Even in the best of times, implementing a new federal loan program at credit unions may be fraught with peril.
But implementing the new federal Paycheck Protection Act, which will provide small businesses with loans to pay their employees during the coronavirus crisis, may be an even more daunting task.
Congress created the program last week.
The Treasury Department and the Small Business Administration issued interim final rules governing the program Thursday night.
And financial institutions began accepting applications Friday morning.
Troubles already have developed.
“We’ve been helping our members with some issues today,” Carrie Hunt, NAFCU’s EVP for government relations and general counsel, said.
Hunt said financial institutions must be SBA-certified lenders before they may participate in the program. However, the form for lenders to become certified lenders was not posted on the SBA website, she added.
In addition, she said, there were technical problems with the online portal that applicants are required to use.
Speed is needed, but speed has also caused problems with the program’s rollout.
“We’re all moving very fast,” Anthony Hernandez, president/CEO of the Defense Credit Union Council, said. “Changes are already being made on the fly.”
Hernandez said Treasury and the SBA made last-minute changes to the rules, adding that with the demand for the loans likely to be high, credit unions will be working quickly.
As a result, he said, federal officials should be lenient on holding credit unions liable for problems in administering the program.
“There has to be some recognition that some flexibility is needed,” Hernandez said.
Hernandez said credit unions could do even more lending if they were given more flexibility under the industry’s Member Business Loan rules. And he said credit unions, many of which are small businesses, also should be able to borrow under the PPP program.
CUNA President/CEO Jim Nussle also said as a result of the guidance having been rolled out so close to the program’s start, credit unions are likely to have questions about it.
“The guidance was released hours before this program is set to begin and there are still a number of unanswered questions which will very likely complicate quick fulfillment of these critical loans,” Nussle added.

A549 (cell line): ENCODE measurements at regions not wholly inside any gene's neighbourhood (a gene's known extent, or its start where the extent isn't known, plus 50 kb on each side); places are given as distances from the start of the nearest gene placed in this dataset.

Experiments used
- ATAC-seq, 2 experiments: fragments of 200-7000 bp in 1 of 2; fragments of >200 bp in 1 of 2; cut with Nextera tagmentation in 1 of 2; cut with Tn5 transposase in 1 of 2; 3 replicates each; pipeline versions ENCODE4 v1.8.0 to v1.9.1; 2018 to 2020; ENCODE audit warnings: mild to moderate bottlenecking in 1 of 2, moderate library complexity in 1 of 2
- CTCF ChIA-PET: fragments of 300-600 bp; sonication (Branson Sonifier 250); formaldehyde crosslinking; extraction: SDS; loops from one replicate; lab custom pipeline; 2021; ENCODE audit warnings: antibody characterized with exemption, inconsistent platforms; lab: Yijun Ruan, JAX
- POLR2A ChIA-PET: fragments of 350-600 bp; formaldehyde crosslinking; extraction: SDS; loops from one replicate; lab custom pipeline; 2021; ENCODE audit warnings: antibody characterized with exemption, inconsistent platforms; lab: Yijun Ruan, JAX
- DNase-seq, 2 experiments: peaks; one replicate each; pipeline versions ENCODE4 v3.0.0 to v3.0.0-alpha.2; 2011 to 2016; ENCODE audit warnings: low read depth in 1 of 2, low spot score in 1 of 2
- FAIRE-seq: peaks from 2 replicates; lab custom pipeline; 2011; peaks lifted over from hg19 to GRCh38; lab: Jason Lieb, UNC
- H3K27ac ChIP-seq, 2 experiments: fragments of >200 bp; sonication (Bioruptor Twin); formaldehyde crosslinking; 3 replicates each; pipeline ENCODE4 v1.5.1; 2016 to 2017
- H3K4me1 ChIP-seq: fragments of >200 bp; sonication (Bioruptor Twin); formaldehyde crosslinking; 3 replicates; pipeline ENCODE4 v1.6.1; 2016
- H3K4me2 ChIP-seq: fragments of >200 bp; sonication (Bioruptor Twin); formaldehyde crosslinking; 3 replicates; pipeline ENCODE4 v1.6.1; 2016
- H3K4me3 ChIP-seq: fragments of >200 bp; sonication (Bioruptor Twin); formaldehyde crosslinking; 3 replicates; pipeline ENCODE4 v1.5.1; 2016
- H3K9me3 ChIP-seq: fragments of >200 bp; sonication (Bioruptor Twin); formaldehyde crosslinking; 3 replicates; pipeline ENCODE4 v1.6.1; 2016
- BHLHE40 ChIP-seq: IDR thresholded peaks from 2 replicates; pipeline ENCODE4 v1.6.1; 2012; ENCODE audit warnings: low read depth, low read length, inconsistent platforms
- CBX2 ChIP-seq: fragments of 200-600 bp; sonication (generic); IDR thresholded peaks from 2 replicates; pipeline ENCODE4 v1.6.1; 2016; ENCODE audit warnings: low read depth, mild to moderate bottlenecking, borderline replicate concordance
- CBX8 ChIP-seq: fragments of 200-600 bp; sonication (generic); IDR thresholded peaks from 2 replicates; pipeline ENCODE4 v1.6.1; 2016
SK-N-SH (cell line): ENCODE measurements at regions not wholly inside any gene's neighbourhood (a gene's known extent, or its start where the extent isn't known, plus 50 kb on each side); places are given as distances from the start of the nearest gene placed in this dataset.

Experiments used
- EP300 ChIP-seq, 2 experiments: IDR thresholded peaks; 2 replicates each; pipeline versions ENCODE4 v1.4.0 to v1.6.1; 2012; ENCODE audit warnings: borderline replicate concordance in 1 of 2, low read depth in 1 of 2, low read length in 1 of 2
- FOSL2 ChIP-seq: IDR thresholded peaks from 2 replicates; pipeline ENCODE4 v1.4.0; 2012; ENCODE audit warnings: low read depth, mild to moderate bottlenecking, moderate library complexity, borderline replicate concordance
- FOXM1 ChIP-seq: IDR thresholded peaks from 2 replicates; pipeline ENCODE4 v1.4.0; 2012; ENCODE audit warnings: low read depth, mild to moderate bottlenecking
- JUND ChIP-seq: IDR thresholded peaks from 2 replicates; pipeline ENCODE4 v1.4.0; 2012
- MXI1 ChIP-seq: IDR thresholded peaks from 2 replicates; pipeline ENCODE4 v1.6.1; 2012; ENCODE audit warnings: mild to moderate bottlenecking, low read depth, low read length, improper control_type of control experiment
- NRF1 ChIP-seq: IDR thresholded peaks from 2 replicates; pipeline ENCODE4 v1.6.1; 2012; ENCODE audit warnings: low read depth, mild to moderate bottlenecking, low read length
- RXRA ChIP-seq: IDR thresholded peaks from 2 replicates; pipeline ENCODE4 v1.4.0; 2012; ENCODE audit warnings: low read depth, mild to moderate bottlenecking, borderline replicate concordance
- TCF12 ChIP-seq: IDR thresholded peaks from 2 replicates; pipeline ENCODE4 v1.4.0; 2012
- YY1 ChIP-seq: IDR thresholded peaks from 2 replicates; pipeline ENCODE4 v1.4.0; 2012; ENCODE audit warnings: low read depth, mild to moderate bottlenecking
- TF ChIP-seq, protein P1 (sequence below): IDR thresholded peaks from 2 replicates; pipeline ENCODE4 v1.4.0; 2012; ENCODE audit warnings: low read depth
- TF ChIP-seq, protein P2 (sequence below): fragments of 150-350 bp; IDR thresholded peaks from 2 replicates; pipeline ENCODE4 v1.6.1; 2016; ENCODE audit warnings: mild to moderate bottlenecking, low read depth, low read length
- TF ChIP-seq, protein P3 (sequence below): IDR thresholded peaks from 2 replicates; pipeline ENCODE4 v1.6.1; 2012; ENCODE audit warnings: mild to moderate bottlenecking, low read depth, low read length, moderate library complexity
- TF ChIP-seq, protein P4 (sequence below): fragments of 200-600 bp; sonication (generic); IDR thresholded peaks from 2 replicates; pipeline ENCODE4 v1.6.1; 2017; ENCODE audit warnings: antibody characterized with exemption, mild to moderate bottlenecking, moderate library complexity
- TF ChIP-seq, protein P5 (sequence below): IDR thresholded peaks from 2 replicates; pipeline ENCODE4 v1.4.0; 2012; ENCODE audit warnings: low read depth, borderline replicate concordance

On their websites, credit unions have made it clear they intend to make PPP loans, but that they are uncertain how quickly the program will be up and running.
Affinity Federal Credit Union, a credit union headquartered in Basking Ridge, N.J., said on its website, “While the full details for the PPP program are still being finalized, once the SBA releases final details and guidance on the program, Affinity will be providing PPP loans to businesses. Be assured that we are actively working to operationalize this program as quickly as possible so that we can further assist our members in maximizing their relief under the Act’s provisions.”
And Honor Credit Union of Berrien Springs, Mich., told members, “Please note that while the applications will not be fully processed and funded until the SBA provides necessary direction, we will accept your application and keep it active and ready to move forward as soon as we are able.”
Even the nation’s largest bank anticipated problems.
“Financial institutions like ours are still awaiting guidance from the SBA and the U.S. Treasury,” officials from JPMorgan Chase said. “As a result, Chase will most likely not be able to start accepting applications on Friday, April 3, as we had hoped.”